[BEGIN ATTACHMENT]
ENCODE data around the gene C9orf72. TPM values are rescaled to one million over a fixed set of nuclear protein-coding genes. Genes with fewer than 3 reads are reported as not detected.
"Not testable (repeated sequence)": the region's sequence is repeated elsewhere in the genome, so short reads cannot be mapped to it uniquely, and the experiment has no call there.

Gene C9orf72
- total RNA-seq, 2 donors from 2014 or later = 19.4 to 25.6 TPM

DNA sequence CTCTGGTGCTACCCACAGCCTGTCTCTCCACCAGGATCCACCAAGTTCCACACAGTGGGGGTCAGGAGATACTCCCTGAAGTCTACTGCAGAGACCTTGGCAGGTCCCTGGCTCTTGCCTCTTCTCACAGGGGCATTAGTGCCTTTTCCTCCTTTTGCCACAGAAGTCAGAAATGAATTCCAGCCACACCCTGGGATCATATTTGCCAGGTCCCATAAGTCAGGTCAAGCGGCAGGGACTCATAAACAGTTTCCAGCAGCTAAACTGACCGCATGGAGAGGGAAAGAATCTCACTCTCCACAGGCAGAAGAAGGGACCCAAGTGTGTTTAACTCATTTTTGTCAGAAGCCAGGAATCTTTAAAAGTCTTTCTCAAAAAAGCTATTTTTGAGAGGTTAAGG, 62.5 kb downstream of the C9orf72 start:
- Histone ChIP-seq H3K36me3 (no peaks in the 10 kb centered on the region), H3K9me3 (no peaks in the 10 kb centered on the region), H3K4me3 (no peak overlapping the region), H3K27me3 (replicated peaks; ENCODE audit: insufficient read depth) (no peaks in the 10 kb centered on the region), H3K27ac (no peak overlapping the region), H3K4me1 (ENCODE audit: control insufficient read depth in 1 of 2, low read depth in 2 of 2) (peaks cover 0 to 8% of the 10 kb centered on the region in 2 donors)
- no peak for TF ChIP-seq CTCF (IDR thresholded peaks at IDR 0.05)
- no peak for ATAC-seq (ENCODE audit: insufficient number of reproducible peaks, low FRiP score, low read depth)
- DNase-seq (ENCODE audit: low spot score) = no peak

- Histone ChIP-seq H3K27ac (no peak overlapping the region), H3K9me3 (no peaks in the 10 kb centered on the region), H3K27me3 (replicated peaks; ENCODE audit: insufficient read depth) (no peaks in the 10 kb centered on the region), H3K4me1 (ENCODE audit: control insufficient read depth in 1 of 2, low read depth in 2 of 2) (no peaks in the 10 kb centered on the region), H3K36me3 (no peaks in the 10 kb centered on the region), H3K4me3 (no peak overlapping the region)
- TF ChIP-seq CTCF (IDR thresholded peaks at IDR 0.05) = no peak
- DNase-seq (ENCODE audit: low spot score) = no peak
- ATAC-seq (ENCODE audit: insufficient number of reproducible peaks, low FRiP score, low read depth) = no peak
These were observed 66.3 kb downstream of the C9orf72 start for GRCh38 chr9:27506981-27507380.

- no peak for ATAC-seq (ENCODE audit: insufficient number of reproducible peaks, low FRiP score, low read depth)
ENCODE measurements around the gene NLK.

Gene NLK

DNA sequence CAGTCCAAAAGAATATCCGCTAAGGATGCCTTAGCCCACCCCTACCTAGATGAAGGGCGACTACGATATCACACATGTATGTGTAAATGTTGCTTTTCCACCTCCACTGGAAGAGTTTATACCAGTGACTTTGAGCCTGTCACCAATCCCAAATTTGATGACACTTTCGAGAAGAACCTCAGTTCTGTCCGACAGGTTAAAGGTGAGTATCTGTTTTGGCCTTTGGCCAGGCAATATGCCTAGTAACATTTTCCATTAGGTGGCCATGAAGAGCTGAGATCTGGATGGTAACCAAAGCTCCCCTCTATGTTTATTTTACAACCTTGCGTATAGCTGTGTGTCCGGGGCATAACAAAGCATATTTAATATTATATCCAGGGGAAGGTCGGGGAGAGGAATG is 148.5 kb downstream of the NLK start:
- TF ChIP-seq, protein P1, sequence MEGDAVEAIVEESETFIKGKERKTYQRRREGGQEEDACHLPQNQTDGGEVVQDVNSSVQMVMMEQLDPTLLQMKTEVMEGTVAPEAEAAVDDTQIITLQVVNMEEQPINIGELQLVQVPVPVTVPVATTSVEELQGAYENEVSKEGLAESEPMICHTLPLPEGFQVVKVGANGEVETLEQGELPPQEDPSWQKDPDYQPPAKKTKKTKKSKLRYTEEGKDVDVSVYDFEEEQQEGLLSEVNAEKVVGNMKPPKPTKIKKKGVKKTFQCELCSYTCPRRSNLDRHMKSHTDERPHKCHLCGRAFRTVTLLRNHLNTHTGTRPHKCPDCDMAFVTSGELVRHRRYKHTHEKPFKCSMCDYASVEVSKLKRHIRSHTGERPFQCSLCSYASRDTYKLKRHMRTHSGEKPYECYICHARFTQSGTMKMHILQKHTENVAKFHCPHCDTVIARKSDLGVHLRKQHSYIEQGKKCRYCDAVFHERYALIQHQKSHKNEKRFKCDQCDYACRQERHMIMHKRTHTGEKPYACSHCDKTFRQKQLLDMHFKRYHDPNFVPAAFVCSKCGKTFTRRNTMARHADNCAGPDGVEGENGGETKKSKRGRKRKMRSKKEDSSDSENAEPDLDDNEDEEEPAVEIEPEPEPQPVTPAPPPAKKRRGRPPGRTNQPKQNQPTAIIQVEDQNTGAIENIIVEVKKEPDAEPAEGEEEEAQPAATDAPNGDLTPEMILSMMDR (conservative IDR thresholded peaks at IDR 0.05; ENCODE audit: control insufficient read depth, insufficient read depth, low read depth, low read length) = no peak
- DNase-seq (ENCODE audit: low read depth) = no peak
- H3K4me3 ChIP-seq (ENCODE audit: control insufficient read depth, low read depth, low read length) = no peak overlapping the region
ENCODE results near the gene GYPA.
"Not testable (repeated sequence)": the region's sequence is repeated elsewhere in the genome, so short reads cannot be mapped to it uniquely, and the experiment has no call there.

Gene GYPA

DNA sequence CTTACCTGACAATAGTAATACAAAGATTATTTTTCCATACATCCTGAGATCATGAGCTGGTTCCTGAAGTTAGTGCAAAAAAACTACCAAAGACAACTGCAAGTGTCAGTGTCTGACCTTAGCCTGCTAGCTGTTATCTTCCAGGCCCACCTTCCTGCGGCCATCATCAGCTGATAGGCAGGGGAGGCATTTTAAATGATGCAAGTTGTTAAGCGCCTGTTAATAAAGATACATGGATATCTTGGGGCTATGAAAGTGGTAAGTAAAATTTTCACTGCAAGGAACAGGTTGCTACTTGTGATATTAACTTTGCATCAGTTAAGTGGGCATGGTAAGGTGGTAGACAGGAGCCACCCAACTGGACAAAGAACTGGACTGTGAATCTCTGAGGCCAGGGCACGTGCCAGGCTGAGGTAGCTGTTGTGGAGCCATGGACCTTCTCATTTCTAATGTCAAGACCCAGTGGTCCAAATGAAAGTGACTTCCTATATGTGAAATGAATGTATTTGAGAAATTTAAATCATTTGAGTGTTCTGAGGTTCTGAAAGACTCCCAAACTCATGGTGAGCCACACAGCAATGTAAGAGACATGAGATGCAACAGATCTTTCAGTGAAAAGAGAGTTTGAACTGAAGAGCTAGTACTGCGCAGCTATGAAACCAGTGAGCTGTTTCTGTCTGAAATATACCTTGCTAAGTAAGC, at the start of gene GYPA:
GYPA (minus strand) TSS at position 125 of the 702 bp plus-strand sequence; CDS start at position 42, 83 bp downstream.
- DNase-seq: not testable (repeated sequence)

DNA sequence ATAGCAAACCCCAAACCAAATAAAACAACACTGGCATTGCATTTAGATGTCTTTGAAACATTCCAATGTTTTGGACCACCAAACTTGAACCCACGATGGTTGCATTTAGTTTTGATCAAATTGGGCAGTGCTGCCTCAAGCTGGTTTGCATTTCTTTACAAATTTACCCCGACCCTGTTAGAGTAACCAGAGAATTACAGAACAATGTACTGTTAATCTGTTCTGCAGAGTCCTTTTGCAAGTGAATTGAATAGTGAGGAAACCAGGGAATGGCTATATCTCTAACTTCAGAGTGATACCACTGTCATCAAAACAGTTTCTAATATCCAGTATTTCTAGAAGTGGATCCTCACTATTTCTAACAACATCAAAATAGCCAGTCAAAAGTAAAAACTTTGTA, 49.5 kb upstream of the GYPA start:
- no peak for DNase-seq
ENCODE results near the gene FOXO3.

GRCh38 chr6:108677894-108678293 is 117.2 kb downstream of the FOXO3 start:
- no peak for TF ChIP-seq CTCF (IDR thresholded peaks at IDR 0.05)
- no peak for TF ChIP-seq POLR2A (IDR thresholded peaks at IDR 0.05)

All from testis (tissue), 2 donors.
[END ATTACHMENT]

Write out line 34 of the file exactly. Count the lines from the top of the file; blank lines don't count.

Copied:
All from testis (tissue), 2 donors.